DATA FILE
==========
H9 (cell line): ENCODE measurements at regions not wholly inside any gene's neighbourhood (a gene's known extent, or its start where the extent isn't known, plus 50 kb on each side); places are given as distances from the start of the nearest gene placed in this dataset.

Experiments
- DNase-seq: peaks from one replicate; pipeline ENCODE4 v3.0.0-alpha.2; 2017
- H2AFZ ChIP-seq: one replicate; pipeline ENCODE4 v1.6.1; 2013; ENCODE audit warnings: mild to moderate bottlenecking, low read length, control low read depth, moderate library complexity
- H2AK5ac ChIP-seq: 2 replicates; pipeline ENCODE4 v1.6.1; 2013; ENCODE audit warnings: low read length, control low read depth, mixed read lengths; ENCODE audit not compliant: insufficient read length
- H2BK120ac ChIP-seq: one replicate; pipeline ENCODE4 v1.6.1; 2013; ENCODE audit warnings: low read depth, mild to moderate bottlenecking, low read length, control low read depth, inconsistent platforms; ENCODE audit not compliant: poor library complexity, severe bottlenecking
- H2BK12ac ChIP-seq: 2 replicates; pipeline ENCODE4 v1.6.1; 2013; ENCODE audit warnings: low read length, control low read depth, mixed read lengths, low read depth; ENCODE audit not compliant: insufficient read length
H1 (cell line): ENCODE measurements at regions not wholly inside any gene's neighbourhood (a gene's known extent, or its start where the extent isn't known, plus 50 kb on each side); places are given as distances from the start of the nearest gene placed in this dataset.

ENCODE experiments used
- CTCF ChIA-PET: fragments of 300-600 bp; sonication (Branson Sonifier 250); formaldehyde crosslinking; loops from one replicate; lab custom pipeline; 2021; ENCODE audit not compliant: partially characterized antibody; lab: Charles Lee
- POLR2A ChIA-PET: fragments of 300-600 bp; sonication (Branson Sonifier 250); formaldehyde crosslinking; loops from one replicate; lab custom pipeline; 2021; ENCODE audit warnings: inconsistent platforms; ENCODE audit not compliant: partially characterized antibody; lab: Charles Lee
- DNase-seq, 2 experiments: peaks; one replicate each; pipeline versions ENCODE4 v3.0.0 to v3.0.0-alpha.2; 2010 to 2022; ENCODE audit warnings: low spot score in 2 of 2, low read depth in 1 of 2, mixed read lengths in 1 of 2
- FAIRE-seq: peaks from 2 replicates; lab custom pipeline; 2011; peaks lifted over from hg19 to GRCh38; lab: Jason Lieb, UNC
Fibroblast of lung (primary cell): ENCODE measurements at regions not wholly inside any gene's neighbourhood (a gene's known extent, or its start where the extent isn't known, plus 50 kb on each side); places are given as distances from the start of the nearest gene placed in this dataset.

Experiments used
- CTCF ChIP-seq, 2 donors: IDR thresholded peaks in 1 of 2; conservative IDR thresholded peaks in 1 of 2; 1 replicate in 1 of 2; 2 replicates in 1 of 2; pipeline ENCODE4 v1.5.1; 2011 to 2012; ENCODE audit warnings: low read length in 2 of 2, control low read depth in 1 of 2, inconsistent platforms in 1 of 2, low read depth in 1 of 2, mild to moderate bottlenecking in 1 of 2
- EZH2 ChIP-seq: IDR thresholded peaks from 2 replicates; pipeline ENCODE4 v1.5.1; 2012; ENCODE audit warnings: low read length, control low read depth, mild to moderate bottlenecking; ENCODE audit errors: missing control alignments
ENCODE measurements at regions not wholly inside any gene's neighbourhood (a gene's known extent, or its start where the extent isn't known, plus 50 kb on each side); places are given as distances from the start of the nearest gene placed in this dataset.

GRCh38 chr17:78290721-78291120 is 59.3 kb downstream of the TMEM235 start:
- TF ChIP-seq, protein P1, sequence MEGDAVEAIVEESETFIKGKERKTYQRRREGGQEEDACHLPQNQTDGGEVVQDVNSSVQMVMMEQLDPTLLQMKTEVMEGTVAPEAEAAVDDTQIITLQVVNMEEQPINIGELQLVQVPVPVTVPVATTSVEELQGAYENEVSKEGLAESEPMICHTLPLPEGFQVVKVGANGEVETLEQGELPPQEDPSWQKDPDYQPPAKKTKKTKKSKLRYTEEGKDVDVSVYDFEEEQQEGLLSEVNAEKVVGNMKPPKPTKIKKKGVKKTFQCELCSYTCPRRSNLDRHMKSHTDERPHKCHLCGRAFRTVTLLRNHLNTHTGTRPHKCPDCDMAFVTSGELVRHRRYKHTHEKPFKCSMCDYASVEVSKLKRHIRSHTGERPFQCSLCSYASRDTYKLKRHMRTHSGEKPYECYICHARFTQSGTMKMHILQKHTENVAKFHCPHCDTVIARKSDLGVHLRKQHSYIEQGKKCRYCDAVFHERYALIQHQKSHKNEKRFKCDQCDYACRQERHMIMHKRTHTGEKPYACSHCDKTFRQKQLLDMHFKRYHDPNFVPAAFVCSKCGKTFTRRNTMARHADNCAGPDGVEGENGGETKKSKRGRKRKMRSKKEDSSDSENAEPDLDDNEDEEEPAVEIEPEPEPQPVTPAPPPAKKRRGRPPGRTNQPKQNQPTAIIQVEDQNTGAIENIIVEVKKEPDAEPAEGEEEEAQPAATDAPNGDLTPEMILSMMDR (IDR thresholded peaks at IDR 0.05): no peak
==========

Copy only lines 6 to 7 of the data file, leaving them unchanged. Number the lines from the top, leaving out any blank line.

- H2BK120ac ChIP-seq: one replicate; pipeline ENCODE4 v1.6.1; 2013; ENCODE audit warnings: low read depth, mild to moderate bottlenecking, low read length, control low read depth, inconsistent platforms; ENCODE audit not compliant: poor library complexity, severe bottlenecking
- H2BK12ac ChIP-seq: 2 replicates; pipeline ENCODE4 v1.6.1; 2013; ENCODE audit warnings: low read length, control low read depth, mixed read lengths, low read depth; ENCODE audit not compliant: insufficient read length